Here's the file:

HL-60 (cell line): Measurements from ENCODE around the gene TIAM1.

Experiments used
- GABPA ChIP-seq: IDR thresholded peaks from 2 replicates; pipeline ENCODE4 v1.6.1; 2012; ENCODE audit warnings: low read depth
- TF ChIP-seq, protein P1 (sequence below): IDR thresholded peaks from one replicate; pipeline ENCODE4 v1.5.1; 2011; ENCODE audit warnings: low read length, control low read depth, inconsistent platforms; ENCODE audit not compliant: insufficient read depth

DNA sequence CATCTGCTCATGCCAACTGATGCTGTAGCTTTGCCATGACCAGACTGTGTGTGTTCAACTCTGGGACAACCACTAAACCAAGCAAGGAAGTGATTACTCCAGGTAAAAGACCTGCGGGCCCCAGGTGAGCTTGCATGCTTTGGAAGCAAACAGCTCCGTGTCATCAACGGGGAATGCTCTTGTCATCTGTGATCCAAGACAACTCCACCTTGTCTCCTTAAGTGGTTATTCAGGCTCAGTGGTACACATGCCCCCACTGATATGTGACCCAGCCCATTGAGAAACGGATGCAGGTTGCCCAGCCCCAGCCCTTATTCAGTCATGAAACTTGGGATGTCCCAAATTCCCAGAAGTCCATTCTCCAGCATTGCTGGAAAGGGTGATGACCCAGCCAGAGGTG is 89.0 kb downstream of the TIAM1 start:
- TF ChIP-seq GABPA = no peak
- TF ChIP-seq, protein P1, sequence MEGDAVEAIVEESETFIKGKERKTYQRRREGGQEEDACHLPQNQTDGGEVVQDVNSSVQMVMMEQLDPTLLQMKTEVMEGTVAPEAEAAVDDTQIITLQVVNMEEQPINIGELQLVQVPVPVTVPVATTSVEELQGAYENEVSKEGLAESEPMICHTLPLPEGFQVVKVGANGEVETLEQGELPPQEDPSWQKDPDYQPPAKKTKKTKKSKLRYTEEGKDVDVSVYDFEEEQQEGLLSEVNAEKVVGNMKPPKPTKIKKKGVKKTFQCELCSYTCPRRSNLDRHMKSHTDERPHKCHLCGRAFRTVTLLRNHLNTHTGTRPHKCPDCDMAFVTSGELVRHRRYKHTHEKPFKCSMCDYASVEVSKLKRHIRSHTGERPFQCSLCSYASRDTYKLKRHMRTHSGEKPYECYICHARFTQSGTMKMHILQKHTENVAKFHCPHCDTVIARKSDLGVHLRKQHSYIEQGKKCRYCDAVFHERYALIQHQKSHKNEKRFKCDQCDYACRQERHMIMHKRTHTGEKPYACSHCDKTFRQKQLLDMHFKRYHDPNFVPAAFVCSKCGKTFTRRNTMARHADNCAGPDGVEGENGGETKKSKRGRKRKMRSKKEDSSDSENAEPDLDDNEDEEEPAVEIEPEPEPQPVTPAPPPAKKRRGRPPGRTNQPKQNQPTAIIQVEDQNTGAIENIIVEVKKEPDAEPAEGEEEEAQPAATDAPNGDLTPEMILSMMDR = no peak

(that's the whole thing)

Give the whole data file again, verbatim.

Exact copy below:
HL-60 (cell line): Measurements from ENCODE around the gene TIAM1.

Experiments used
- GABPA ChIP-seq: IDR thresholded peaks from 2 replicates; pipeline ENCODE4 v1.6.1; 2012; ENCODE audit warnings: low read depth
- TF ChIP-seq, protein P1 (sequence below): IDR thresholded peaks from one replicate; pipeline ENCODE4 v1.5.1; 2011; ENCODE audit warnings: low read length, control low read depth, inconsistent platforms; ENCODE audit not compliant: insufficient read depth

DNA sequence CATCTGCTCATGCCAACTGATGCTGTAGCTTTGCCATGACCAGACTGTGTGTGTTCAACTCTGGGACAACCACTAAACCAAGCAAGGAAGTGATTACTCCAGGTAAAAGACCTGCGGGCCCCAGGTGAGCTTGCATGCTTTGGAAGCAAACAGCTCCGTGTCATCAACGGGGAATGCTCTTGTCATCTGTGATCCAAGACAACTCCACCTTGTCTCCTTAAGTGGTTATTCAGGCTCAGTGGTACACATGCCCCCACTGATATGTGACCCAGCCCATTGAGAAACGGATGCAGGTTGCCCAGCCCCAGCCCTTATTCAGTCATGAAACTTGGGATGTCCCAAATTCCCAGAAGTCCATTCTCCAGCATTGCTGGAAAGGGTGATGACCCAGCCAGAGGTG is 89.0 kb downstream of the TIAM1 start:
- TF ChIP-seq GABPA = no peak
- TF ChIP-seq, protein P1, sequence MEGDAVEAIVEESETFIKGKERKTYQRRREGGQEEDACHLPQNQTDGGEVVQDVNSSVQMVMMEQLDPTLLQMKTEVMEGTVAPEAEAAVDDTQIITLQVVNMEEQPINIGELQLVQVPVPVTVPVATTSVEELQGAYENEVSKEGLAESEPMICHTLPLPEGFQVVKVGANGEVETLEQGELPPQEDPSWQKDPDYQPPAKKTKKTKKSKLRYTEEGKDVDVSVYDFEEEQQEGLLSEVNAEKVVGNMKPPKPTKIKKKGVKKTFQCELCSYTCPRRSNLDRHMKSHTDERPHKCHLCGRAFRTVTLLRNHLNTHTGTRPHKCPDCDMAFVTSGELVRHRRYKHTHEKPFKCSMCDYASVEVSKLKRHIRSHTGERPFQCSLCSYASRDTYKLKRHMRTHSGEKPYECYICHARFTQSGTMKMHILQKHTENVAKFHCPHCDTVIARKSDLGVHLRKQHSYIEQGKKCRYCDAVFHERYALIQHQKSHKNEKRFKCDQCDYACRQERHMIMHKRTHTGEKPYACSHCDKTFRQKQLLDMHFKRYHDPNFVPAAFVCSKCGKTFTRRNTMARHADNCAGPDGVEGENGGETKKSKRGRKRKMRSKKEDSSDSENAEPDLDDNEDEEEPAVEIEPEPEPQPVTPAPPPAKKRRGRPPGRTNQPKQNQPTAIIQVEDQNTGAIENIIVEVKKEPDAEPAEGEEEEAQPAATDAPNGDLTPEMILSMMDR = no peak